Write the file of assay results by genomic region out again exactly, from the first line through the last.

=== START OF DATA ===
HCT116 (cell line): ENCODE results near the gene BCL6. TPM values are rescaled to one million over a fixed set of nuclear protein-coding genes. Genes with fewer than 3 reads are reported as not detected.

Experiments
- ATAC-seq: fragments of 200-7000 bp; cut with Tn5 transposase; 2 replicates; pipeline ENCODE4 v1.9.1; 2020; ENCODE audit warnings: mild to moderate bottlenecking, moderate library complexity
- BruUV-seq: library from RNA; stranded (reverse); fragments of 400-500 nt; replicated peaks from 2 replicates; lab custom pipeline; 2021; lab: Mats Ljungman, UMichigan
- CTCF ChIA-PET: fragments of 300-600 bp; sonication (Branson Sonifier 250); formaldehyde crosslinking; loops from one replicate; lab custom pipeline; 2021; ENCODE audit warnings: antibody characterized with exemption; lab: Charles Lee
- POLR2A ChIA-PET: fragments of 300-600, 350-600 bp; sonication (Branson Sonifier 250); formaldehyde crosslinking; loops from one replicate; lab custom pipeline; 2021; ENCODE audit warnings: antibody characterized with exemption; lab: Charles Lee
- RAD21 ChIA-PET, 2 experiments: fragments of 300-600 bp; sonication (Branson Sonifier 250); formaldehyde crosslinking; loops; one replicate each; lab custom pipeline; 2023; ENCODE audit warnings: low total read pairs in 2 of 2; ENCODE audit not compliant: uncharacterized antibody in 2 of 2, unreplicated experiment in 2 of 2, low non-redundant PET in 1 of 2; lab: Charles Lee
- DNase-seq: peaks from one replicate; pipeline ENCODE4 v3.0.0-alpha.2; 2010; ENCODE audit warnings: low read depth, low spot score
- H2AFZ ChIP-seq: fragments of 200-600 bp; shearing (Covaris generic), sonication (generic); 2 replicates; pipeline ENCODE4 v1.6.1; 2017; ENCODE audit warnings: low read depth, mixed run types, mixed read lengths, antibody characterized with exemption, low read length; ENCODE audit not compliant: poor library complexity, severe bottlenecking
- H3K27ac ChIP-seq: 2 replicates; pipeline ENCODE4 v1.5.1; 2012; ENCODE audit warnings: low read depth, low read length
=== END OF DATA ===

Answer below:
HCT116 (cell line): ENCODE results near the gene BCL6. TPM values are rescaled to one million over a fixed set of nuclear protein-coding genes. Genes with fewer than 3 reads are reported as not detected.

Experiments
- ATAC-seq: fragments of 200-7000 bp; cut with Tn5 transposase; 2 replicates; pipeline ENCODE4 v1.9.1; 2020; ENCODE audit warnings: mild to moderate bottlenecking, moderate library complexity
- BruUV-seq: library from RNA; stranded (reverse); fragments of 400-500 nt; replicated peaks from 2 replicates; lab custom pipeline; 2021; lab: Mats Ljungman, UMichigan
- CTCF ChIA-PET: fragments of 300-600 bp; sonication (Branson Sonifier 250); formaldehyde crosslinking; loops from one replicate; lab custom pipeline; 2021; ENCODE audit warnings: antibody characterized with exemption; lab: Charles Lee
- POLR2A ChIA-PET: fragments of 300-600, 350-600 bp; sonication (Branson Sonifier 250); formaldehyde crosslinking; loops from one replicate; lab custom pipeline; 2021; ENCODE audit warnings: antibody characterized with exemption; lab: Charles Lee
- RAD21 ChIA-PET, 2 experiments: fragments of 300-600 bp; sonication (Branson Sonifier 250); formaldehyde crosslinking; loops; one replicate each; lab custom pipeline; 2023; ENCODE audit warnings: low total read pairs in 2 of 2; ENCODE audit not compliant: uncharacterized antibody in 2 of 2, unreplicated experiment in 2 of 2, low non-redundant PET in 1 of 2; lab: Charles Lee
- DNase-seq: peaks from one replicate; pipeline ENCODE4 v3.0.0-alpha.2; 2010; ENCODE audit warnings: low read depth, low spot score
- H2AFZ ChIP-seq: fragments of 200-600 bp; shearing (Covaris generic), sonication (generic); 2 replicates; pipeline ENCODE4 v1.6.1; 2017; ENCODE audit warnings: low read depth, mixed run types, mixed read lengths, antibody characterized with exemption, low read length; ENCODE audit not compliant: poor library complexity, severe bottlenecking
- H3K27ac ChIP-seq: 2 replicates; pipeline ENCODE4 v1.5.1; 2012; ENCODE audit warnings: low read depth, low read length